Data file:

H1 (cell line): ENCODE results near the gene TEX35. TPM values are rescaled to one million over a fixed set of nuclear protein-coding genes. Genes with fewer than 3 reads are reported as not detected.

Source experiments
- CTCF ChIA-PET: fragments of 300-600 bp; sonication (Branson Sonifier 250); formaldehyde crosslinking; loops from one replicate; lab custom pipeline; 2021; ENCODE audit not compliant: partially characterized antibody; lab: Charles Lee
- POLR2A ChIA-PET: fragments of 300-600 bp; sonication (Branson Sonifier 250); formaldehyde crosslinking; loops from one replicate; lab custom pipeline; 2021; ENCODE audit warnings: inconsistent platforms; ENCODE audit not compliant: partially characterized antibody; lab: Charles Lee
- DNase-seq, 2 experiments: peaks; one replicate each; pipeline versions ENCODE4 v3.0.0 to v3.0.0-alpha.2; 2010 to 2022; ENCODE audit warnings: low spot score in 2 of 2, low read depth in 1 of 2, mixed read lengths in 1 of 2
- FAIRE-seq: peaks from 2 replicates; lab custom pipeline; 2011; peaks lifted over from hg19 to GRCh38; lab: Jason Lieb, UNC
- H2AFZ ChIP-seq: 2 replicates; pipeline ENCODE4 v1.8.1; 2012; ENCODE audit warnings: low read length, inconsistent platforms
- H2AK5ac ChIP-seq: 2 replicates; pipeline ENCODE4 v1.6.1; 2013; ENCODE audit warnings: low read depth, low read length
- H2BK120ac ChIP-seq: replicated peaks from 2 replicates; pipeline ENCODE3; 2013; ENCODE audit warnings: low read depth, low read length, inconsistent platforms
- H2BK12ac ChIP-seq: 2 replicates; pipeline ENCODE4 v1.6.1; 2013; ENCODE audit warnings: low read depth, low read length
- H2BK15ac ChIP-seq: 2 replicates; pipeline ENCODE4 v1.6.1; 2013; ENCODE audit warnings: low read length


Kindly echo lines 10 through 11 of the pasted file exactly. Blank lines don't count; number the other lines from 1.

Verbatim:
- H2BK12ac ChIP-seq: 2 replicates; pipeline ENCODE4 v1.6.1; 2013; ENCODE audit warnings: low read depth, low read length
- H2BK15ac ChIP-seq: 2 replicates; pipeline ENCODE4 v1.6.1; 2013; ENCODE audit warnings: low read length